I know that many times I have felt like someone who was not a part of the crowd -for one, I am the daughter of white North Americans, born and raised in Bolivia, and the skin of my body is something I could not and cannot hide. This has nothing to do accusing anyone of imagined “reverse racism;” it was only that I knew I looked different, and sometimes that separated me from the people around me.

Even when we are in the middle of a crowd, it is possible for us to feel alone. I have stumbled upon that message in books, in images and art, and in my own mind. It is partly because of this that I think that the greatest fear of human beings may be feeling excluded. It seems to me that many times we put on masks that cover up who we are, masks to make us feel normal, included, and a part of the crowd. However, it was impossible for me to hide my skin -I tried, to be sure, with mud and dirt, and one of my brothers, blond as wheat, still dreams of having black hair.

The point of this article is not to talk about the unasked-for privilege given me by having white skin; instead, it is to make the point that there are things in each of is that make us different in ways that can discomfort us, things we may or not be able to hide but that are a part of our identity. And what can we do about that discomfort with our differences?

For one, I propose that those of us who are part of the Goshen College community really take to heart the idea of being inclusive towards those who are not like us, and make ourselves the sort of people who reach a hand towards those who already feel excluded. For one, let us start by personally, actively including people of color and members of the GLBTQ and international communities, who are faced every day with the possibility of being excluded. Give them role models, give them mentors, who are proud to share their differences. There are people in our community who suffer from depression -let us reach out a hand and make them feel loved.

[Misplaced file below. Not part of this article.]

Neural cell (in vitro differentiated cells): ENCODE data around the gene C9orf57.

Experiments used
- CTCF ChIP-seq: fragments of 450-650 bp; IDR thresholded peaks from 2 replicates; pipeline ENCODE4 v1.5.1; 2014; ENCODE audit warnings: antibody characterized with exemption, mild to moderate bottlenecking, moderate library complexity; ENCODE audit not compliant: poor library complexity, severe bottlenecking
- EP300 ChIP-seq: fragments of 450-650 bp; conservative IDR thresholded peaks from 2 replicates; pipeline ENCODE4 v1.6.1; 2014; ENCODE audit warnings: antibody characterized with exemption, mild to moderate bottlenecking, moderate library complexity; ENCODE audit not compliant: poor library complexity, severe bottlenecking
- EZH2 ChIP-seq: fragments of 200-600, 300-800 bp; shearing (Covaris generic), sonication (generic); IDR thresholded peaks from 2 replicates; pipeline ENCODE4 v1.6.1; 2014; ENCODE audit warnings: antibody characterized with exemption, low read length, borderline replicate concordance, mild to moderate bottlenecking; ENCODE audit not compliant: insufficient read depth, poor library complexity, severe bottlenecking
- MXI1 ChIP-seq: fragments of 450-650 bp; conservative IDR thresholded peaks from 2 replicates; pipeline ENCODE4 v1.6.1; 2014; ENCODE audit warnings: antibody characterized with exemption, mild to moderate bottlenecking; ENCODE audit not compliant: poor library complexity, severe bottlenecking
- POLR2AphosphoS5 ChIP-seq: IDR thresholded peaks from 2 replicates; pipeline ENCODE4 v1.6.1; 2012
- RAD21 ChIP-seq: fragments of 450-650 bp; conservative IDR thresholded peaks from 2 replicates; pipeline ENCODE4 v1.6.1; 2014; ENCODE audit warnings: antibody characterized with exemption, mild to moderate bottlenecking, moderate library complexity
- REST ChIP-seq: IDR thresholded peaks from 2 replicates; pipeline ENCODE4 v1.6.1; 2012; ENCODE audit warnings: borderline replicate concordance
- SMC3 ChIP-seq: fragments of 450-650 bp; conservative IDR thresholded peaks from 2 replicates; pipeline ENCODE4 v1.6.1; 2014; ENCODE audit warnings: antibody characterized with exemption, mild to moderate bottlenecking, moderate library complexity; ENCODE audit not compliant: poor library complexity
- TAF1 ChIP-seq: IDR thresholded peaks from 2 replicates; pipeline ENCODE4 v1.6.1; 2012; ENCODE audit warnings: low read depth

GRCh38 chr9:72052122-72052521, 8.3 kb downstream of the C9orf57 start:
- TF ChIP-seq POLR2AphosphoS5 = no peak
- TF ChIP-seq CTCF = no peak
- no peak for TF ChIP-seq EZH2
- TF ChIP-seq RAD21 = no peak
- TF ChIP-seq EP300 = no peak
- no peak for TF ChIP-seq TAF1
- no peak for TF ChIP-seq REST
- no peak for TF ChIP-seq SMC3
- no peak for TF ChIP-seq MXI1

Love is the best way to chase away exclusion, and there are a thousand ways to express it. A hello, a smile, the offer of a book, sharing a song: all these small things and more are the ones that make a difference. I know that they don’t seem like much, but things like these are what most affirm the feeling of being part of a community. The beauty of it is that they don’t take much time -three seconds to open a door, two for a greeting. I want to thank those of you who already do these things -you are appreciated.  And for those who wish to chase away exclusion, you need only ask how you would want to be treated to find out how to do it.